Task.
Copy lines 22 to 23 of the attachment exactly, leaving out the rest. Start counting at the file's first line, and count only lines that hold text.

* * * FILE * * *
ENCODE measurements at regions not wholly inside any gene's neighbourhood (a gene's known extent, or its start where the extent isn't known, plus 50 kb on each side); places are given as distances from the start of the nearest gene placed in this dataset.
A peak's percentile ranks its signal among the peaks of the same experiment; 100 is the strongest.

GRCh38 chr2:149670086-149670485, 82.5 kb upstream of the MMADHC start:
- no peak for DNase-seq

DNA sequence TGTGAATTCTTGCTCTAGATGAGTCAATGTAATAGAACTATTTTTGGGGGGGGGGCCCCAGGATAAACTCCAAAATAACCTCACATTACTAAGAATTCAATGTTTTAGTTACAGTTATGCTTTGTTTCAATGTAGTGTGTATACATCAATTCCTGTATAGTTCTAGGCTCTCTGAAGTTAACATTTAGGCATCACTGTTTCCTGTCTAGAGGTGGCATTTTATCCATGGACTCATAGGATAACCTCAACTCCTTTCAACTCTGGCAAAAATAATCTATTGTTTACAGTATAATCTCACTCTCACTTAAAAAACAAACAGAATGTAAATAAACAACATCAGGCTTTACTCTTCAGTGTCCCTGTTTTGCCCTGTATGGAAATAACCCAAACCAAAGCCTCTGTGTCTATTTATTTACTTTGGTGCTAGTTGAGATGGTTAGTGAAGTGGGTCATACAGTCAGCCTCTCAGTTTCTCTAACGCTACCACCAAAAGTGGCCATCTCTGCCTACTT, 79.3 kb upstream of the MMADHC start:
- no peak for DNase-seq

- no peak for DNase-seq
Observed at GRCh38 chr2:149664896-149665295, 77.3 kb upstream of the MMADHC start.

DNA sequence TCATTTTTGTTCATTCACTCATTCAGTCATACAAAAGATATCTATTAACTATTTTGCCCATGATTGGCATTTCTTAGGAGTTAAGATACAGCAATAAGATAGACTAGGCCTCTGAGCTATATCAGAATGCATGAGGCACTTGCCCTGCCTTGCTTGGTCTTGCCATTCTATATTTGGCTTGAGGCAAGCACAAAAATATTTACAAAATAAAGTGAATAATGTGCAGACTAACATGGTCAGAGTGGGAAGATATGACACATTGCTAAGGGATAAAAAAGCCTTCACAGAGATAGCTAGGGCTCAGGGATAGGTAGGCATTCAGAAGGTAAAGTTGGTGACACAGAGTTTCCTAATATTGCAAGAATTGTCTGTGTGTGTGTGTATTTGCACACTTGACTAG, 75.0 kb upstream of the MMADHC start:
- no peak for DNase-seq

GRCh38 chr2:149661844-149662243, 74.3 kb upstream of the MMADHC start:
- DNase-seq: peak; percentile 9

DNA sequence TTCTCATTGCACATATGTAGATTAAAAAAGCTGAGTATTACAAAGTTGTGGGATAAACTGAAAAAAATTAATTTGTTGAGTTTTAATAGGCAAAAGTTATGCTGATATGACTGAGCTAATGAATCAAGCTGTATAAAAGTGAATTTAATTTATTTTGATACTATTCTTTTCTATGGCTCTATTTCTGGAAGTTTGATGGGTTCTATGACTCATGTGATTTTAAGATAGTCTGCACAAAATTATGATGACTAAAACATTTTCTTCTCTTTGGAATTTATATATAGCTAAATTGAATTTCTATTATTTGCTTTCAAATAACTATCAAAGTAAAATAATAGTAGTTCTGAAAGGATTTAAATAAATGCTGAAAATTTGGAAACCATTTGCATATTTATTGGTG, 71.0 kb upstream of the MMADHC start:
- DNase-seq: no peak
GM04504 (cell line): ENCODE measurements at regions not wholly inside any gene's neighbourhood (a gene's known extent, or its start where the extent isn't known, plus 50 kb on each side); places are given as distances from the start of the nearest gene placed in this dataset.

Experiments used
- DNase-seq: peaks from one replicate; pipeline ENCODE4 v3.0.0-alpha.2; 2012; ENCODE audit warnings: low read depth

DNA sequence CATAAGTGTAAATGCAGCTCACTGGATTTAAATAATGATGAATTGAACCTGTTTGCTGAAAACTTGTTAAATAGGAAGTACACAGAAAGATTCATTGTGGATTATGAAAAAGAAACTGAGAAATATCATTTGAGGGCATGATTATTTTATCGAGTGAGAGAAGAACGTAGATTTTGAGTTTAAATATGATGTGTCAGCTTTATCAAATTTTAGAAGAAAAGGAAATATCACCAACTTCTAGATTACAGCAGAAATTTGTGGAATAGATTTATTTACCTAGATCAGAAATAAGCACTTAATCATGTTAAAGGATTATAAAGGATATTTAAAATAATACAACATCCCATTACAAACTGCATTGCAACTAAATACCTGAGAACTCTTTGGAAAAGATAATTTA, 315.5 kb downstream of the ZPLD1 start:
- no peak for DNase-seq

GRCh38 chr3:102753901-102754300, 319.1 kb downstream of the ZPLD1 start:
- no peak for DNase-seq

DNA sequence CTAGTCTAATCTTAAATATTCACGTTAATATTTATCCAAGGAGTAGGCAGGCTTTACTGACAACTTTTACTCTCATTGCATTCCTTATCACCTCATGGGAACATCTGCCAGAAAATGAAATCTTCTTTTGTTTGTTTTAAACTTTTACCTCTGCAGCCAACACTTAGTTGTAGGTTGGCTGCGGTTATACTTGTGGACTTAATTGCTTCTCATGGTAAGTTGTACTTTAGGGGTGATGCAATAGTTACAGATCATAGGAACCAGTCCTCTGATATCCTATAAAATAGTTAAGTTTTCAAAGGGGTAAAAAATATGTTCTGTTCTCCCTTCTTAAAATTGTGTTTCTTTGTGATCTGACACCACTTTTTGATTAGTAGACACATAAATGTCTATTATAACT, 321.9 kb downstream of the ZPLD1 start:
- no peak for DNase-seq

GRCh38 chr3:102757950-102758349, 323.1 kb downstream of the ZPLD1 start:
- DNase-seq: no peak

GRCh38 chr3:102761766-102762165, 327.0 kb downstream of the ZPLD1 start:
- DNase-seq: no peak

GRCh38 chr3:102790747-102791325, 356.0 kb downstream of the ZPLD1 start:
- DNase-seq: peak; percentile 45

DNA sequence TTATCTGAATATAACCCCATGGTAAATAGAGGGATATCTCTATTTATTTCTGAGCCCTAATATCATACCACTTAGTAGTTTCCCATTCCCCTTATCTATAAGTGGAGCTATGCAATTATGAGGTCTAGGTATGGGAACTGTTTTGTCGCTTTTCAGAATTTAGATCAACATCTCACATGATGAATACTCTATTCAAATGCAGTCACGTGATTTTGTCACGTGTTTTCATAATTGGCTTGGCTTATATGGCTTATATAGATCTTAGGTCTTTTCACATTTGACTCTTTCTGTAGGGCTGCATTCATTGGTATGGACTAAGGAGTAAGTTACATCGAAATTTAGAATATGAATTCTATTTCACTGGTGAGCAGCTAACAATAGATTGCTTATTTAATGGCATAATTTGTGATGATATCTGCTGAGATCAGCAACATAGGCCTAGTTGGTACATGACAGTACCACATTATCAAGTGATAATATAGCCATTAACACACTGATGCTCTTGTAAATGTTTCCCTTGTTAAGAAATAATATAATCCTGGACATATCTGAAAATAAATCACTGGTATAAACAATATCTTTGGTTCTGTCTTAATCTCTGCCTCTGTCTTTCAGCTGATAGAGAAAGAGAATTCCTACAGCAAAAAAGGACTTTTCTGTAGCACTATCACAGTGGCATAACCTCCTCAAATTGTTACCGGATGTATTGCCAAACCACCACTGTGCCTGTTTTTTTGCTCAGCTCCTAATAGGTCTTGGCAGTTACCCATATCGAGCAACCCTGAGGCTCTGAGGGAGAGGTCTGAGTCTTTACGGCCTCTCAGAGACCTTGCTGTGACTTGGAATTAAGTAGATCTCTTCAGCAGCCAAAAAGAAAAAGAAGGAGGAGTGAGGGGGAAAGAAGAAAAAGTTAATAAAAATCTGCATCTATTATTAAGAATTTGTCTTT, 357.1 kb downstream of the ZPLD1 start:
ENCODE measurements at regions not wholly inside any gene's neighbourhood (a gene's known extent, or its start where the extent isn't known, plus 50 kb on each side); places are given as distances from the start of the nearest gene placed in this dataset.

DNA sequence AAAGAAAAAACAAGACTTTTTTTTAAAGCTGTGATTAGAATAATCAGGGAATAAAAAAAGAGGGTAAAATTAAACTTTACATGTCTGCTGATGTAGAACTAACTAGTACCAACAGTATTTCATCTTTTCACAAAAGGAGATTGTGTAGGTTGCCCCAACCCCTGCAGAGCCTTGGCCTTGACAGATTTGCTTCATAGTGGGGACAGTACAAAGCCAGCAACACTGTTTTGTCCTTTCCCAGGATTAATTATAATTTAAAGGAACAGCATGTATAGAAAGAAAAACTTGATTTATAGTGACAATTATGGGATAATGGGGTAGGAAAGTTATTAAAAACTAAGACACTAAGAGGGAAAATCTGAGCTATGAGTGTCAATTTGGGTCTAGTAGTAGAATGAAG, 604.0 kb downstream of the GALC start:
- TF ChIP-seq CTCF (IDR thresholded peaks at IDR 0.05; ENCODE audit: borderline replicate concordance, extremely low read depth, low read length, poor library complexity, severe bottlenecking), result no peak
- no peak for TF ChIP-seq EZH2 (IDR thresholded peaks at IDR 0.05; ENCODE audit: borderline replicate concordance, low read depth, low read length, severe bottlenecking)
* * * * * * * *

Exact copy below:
DNA sequence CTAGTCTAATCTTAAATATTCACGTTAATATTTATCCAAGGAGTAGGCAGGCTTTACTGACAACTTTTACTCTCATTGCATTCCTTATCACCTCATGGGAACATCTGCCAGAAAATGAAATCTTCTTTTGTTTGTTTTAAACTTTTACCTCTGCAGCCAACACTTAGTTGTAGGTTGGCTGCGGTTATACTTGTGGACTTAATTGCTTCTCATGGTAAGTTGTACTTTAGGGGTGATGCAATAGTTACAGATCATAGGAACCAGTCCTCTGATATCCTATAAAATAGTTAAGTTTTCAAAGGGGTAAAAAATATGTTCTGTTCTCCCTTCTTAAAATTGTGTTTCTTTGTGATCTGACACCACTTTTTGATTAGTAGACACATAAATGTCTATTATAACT, 321.9 kb downstream of the ZPLD1 start:
- no peak for DNase-seq